|Home | About | Journals | Submit | Contact Us | Français|
Administrative data may be useful for epidemiological studies of chronic idiopathic thrombocytopenic purpura (ITP). However, the quality of the recorded diagnoses needs evaluation.
We evaluated the validity in predicting chronic ITP of the International Classification of Diseases (ICD)-10 diagnoses of ITP in the Danish National Registry of Patients (NRP).
We used the NRP to identify patients with ITP, according to code D69.3, from January 1, 1996 to December 31, 2007. We defined chronic ITP as lasting longer than 6 months by including only patients with 2 or more hospital ITP diagnoses over longer than 6 months. We confirmed diagnoses by evaluating each candidate chronic ITP patient’s medical chart and estimating the positive predictive value (PPV) and 95% confidence interval (CI) of the recorded NRP diagnostic code.
We identified 513 patients with chronic ITP in the NRP. We were able to retrieve the charts of 439. After evaluation of the charts, 410 patients were deemed to have a valid diagnosis of chronic ITP, yielding a PPV of 0.93 (95% CI: 0.91–0.96).
The validity of this procedure to identify chronic ITP patients was high. The NRP is valid for epidemiological studies of patients with chronic ITP.
Idiopathic thrombocytopenic purpura (ITP) is a disease characterized by low platelet counts and bleeding complications.1 ITP patients develop autoantibodies, which cause premature platelet destruction and inhibit megakaryocyte production.1,2 The shortened lifespan of platelets in the circulation, and the incomplete compensation from increased platelet production by bone marrow megakaryocytes, decreases the platelet count. Most frequently, ITP is followed by disease remission within 6 months. However, approximately 25% of ITP patients have persistent, chronic disease. Some patients are followed as long as 30 years without remissions.3 Although chronic ITP is a common acquired bleeding disorder with potentially fatal outcomes, few data have been published on the epidemiology of this disease.
Medical registries, including all cases of a particular health condition or health-related exposure, are important data sources for epidemiological and clinical research.4 The fact that the data already exist markedly reduces the cost and the time spent on such studies. Another advantage is that medical databases contain information on large study populations, offering the potential for precise estimates of effects and for studying rare exposures or outcomes. At the same time, the risk of bias, such as recall bias and non-response, is reduced. A shortcoming is that the researchers do not control the data selection and quality,4,5 and that medical registries do not provide detailed clinical information.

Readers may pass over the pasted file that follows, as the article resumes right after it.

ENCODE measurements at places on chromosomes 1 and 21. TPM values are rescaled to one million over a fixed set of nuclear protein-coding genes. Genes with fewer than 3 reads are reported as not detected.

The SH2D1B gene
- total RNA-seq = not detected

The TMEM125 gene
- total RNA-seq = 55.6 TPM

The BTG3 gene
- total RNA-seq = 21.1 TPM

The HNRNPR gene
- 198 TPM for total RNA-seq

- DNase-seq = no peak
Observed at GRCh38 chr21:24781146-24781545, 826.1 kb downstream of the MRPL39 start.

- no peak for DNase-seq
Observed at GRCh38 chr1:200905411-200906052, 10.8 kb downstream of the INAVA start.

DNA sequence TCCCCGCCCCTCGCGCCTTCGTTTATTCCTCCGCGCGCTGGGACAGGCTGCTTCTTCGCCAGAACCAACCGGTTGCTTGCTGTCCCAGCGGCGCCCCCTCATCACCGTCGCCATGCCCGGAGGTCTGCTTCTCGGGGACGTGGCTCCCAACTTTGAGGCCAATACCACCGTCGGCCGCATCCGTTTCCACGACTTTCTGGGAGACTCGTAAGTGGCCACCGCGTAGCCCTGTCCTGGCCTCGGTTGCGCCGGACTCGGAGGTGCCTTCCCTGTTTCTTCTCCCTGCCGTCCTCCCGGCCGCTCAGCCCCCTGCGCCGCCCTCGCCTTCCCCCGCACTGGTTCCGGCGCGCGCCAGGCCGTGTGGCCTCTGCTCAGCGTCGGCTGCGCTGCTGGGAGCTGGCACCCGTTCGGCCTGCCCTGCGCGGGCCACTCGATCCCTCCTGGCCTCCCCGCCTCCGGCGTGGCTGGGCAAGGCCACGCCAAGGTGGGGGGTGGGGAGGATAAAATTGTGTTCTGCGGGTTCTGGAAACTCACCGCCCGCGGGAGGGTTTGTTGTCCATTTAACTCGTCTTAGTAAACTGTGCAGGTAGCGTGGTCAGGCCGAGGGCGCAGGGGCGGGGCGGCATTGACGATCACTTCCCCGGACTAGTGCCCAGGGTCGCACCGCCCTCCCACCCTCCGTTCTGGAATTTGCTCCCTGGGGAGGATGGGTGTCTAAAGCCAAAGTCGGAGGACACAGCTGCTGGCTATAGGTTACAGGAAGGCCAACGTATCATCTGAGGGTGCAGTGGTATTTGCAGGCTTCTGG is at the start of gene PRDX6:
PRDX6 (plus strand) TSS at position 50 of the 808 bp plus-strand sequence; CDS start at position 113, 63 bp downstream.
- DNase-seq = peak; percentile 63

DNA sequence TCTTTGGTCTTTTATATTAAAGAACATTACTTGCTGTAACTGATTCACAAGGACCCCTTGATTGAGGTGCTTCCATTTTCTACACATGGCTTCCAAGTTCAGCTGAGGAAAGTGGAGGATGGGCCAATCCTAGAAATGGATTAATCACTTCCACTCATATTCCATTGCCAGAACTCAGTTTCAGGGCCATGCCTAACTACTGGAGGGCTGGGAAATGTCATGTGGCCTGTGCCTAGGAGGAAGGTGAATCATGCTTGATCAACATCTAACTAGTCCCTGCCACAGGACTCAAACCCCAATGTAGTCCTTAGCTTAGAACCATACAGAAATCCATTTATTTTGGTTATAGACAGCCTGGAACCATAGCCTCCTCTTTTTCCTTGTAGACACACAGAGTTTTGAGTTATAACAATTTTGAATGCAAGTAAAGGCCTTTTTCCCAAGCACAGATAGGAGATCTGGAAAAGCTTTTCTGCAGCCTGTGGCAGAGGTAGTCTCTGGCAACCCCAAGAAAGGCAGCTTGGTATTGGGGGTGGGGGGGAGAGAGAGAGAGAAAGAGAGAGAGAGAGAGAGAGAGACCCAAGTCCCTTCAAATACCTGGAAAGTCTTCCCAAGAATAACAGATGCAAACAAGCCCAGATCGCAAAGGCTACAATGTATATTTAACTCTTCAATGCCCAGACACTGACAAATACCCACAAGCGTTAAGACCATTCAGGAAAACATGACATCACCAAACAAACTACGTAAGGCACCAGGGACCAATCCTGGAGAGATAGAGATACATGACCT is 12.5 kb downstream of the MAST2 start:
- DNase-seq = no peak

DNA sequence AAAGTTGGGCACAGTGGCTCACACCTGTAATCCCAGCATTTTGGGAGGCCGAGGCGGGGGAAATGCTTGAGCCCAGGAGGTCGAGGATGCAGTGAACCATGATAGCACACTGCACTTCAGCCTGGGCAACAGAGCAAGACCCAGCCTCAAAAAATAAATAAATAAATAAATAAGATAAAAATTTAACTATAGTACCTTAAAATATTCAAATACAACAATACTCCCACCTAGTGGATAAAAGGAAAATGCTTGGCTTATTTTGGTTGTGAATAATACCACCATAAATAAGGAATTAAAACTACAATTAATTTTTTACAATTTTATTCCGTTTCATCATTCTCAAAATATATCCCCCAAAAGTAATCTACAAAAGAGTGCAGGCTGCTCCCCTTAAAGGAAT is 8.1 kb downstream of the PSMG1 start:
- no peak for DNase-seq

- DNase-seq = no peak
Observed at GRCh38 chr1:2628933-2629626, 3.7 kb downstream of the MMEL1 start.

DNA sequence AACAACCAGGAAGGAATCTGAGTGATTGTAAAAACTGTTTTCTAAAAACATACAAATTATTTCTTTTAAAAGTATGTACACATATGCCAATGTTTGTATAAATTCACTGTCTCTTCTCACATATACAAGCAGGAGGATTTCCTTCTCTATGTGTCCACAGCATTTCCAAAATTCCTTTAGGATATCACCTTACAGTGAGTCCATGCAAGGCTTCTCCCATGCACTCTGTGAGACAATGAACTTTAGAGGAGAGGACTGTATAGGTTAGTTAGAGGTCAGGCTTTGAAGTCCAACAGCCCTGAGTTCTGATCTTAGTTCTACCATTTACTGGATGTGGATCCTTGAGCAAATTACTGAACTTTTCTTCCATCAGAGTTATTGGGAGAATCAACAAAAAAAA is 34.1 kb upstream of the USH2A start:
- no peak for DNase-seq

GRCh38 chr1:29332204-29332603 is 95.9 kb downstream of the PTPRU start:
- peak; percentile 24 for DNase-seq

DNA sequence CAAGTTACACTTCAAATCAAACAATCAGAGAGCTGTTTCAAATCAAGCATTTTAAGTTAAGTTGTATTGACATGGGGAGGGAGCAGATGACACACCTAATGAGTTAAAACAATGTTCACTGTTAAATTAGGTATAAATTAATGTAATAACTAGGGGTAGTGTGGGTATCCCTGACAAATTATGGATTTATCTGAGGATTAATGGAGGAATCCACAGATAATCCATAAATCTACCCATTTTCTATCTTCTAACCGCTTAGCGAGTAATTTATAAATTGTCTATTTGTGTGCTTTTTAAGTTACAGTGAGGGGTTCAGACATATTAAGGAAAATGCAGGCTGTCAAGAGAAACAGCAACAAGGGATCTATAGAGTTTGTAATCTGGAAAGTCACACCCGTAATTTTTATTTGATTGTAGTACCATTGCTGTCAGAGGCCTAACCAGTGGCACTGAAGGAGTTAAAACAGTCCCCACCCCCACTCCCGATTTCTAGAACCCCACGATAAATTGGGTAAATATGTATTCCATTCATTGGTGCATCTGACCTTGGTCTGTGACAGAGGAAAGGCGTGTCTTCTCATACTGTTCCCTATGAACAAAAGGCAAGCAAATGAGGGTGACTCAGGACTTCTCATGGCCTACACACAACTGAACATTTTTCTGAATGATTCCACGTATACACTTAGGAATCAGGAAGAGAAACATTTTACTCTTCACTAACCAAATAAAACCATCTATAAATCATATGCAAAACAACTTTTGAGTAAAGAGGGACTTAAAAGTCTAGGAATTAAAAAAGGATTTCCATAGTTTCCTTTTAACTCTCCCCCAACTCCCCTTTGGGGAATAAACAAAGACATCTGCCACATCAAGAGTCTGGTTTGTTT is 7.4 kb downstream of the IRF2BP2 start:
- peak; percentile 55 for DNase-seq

The Danish National Registry of Patients (NRP) is a medical registry. The validity of diagnoses in such medical registries may vary. Hardly any data exist on the predictive quality of two or more registry-recorded ITP diagnoses over a period of 6 months as a measure of chronic ITP. We therefore estimated the validity of recorded diagnoses of chronic ITP in the NRP from January 1, 1996 through 2007 by comparing the recorded diagnoses with data from chart reviews.
We conducted this population based cohort study in Denmark, which has a population of about 5.4 million inhabitants. The entire Danish population is provided tax-supported health care by the National Health Service, allowing free access to hospital care. Specialized medical centres within public hospitals, operating under the auspices of the Danish National Health Service, provide care of all ITP patients. We used the unique 10-digit civil registry numbers (CPR-numbers) assigned to each Danish resident6 to link the national registry data of hospital diagnoses to the patients’ medical charts.
Using the NRP in Denmark, we identified all adult (aged ≥ 18 years) patients with a hospital diagnosis of ITP from January 1, 1996 to December 31, 2007. The NRP, established in 1977, covers 99.4% of all patients admitted to general hospitals in Denmark.7 Since 1995, all outpatient and emergency room visits were also included in the NRP. For each hospital visit, the NRP files include dates of admission and discharge, surgical procedure(s) performed, and up to 20 discharge diagnoses. Since 1994, diagnoses have been coded according to the 10th revision of the International Classification of Diseases (ICD-10).7 We identified all patients registered with a hospital diagnosis of ITP (ICD-10 code D69.3). We further limited our study cohort to patients with chronic (lasting longer than 6 months) ITP by including only those with two or more hospital diagnoses of ITP over a period longer than 6 months.